A mere one pitch after Glynn’s ejection, Shields attempted one of them fake-pickoff-to-first-turn-and-throw-to-third pickoffs, which not only caught Sánchez with his rabbit ears extended and forced an awkward sprint to the third-base bag to catch the ball, it was called a balk by home plate ump Pat Hoberg, bringing in Rosario, Cheshire-grinning, from third.

Ricky Renteria immediately stomped out to claim Shields had broken contact with the rubber and thus made a legal pickoff move. Shields, in a series of grunts and tongue clicks, made the same case, pointing to the mound and generally refusing to defend himself using language.

Then, something sort of amazing happened: Ricky told Hoberg to consult his base umps on the call, and Hoberg not only did, but he reversed the call, sending Rosario back out of the dugout and to third base.

Natch, the model manager for the get-off-my lawn set, Paul Molitor, erupted onto the field and was ejected so quickly by Hoberg it seemed to be an improvisational comedy bit.

Shields took three more pitches to whiff Max Kepler and wriggle out of the jam.

Weirdness Factor: WWWW

Xavier Cedeño pitched a perfect eighth, with a whiff, and has this season line in Chicago: 10 games, 8 13 innings, two hits, four walks, 12 strikeouts, 0.72 WHIP, 0.00 ERA.

We got this guy in the offseason, for free.

Weirdness Factor: W

In the ninth, however, Juan Minaya was a bad boy. He coaxed a line out and a ground out, then walked two Twins with the crowd hooting for the second three-game winning streak all season. After Ehire Adrianza singled just past Moncada to kill the shutout and create a bonafide ninth-inning rally, Minaya got the hook.

But more compelling was Moncada’s fantastic exploding belt, which received much attention on the telecast and even featured, what new, more Yolmer antics:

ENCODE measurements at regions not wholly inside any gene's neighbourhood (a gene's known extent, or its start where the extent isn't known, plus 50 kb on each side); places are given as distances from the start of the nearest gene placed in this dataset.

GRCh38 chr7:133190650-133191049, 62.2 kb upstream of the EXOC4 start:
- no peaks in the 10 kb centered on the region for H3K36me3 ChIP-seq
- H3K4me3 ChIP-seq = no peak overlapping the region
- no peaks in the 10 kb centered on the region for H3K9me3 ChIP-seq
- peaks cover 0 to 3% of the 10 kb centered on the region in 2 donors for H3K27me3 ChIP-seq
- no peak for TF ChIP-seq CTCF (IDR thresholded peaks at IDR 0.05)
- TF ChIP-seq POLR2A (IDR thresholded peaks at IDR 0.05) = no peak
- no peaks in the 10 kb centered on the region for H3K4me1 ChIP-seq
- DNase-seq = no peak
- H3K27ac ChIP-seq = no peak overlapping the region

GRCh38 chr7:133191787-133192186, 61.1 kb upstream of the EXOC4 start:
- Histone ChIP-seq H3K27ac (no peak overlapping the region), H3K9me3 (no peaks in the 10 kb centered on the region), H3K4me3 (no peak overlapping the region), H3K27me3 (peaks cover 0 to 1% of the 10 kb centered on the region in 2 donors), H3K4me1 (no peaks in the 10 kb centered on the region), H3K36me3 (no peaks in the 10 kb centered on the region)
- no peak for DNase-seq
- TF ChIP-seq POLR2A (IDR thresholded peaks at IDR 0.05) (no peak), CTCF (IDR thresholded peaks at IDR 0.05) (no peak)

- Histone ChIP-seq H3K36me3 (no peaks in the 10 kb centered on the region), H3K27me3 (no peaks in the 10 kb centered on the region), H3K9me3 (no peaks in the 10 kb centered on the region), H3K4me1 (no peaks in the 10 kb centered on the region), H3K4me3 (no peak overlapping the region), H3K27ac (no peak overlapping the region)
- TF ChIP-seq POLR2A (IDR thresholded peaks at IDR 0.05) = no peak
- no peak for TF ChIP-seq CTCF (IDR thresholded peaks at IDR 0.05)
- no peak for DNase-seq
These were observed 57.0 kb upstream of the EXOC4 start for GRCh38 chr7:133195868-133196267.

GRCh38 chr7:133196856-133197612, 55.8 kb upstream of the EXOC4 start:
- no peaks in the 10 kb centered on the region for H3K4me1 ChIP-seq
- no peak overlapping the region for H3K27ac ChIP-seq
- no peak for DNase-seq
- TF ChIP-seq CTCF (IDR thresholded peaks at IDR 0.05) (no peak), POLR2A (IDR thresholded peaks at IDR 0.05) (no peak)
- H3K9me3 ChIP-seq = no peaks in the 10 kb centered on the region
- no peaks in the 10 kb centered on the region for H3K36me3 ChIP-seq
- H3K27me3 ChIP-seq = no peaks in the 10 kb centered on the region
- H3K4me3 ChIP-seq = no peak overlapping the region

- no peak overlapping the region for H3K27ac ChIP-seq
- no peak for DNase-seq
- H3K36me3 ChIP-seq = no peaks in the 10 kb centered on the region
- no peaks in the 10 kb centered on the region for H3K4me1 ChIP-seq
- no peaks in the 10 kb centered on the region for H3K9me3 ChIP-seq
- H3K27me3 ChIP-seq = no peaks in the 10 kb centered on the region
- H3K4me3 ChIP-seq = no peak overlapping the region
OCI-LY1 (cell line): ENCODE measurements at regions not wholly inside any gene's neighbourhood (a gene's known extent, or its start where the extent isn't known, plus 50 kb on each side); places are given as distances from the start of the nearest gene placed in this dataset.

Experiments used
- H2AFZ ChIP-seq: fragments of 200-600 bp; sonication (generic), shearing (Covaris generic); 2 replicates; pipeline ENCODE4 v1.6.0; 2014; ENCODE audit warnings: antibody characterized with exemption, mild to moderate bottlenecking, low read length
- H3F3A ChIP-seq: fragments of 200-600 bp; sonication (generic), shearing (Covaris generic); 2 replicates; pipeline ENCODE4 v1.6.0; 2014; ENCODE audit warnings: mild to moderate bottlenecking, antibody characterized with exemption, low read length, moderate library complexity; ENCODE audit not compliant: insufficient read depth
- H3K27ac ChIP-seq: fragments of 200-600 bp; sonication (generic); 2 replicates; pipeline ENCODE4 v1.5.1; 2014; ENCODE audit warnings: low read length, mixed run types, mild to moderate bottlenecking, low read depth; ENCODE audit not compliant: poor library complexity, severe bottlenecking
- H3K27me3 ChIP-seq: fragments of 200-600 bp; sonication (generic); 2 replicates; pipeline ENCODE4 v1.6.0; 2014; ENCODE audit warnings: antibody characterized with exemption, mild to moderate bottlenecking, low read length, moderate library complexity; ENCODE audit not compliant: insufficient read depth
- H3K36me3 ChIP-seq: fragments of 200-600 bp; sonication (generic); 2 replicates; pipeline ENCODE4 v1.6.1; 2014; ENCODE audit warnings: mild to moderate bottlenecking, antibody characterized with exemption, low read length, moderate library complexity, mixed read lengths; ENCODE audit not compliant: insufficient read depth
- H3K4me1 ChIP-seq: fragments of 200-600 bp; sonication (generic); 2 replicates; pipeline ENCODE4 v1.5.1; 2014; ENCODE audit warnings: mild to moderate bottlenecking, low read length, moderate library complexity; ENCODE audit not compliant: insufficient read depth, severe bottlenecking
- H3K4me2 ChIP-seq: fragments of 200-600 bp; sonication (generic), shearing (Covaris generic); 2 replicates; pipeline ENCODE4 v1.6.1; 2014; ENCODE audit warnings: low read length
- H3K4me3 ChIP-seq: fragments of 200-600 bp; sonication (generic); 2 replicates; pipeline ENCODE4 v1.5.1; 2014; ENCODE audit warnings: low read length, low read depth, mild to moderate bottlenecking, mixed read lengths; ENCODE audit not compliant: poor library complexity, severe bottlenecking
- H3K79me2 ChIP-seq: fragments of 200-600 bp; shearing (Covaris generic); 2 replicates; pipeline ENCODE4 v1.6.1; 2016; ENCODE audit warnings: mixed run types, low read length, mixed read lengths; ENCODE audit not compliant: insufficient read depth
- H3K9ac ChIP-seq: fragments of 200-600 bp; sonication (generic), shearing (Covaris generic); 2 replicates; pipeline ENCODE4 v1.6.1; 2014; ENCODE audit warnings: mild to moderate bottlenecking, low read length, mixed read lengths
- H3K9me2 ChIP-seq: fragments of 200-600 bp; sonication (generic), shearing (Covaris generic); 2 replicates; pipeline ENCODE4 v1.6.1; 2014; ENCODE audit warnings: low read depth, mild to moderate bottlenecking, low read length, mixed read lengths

Yolmer Sánchez, wardrobe assistant.
Yolmer Sánchez, S&M Dungeon Master.

Weirdness Factor: WWW

Luis Avilán came on for the final out and murdered Logan Morrison with this sequence:

  1. 70.7 mph curve for a strike
  2. 88.6 mph two-seamer in the dirt
  3. 89.5 mph two-seamer for a swing-and-miss
  4. 80.5 mph changeup bounced off the ground for a swinging strike three.

Weirdness Factor: W

The White Sox have won three games in a row and go for a sweep of the Twins tomorrow afternoon.

Weirdness Factor: WWW


What was the weirdest thing that happened in Wednesday’s White Sox game?

This poll is closed

  • 2%
    Yo-Yo ice baths for finally-healthy Avi
    (3 votes)
  • 2%
    James Shields 75 game score/walk wail
    (4 votes)
  • 30%
    Gene Glynn, mild-mannered third-base coach, ejected
    (41 votes)
  • 2%
    James Shields 69 mph curve/eephus
    (3 votes)
  • 27%
    Balk reversal/Paul Molitor ejection
    (38 votes)
  • 0%
    Untouchable Xavier Cedeño
    (1 vote)
  • 18%
    Moncada’s wardrobe malfunction/Yolmer’s S&M
    (25 votes)
  • 0%
    Luis Avilán clowning LoMo
    (0 votes)
  • 11%
    The White Sox won
    (16 votes)
  • 3%
    Dude you got caught up in the wrong weirdness/something else
    (5 votes)
136 votes total Vote Now